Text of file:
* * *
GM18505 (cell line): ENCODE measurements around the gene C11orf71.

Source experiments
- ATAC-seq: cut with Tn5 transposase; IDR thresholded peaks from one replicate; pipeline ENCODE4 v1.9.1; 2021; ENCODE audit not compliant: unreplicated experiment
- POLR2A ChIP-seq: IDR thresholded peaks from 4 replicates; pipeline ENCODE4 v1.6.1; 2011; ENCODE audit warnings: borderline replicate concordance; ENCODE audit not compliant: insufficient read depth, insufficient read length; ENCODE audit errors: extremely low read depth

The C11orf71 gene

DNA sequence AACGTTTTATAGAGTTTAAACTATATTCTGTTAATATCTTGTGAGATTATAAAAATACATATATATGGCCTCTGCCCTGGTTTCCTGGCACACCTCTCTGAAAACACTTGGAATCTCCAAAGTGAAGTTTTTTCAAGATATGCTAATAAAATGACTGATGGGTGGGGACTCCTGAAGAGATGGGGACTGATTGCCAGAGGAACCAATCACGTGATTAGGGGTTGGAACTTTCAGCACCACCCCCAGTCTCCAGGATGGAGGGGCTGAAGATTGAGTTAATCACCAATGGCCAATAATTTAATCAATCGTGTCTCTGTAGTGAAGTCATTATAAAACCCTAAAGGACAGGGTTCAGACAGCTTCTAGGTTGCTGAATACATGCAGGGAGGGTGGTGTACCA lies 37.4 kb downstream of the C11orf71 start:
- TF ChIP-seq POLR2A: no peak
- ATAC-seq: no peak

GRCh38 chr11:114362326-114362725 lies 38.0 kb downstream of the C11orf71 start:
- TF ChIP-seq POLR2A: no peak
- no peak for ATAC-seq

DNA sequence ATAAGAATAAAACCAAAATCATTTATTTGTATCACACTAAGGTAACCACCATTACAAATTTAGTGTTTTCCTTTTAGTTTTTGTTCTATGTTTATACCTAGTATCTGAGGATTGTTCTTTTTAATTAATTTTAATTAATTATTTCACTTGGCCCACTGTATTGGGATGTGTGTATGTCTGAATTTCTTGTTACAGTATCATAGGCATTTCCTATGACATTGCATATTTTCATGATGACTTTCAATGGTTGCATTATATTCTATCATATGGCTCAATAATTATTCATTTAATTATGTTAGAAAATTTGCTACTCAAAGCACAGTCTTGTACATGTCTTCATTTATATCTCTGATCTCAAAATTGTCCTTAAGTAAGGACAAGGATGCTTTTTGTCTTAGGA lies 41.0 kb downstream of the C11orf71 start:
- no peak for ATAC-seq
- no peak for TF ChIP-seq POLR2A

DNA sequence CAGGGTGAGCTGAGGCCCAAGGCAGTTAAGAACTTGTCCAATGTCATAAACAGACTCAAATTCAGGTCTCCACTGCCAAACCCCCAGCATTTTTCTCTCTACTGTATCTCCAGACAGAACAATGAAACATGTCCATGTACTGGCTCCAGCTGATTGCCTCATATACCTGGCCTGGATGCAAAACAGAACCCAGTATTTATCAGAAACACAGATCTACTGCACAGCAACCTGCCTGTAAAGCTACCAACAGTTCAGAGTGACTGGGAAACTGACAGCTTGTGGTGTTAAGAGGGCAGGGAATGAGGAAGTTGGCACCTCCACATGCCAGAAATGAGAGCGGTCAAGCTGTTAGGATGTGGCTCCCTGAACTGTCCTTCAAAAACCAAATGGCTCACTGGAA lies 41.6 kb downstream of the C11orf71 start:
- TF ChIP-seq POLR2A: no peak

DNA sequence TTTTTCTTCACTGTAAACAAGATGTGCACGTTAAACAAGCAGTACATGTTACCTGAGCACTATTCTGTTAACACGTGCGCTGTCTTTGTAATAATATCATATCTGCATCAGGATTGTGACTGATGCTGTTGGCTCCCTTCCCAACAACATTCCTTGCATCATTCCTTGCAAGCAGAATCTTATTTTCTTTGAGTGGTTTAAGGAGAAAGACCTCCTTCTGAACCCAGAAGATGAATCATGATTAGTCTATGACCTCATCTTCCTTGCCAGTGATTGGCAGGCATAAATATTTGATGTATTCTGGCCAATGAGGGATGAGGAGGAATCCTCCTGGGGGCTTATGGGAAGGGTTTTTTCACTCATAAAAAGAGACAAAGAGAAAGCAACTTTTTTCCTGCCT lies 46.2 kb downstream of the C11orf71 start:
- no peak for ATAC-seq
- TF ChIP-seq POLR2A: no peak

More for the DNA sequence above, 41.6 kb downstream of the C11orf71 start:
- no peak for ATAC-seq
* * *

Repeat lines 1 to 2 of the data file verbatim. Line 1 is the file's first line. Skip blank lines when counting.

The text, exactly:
GM18505 (cell line): ENCODE measurements around the gene C11orf71.

Source experiments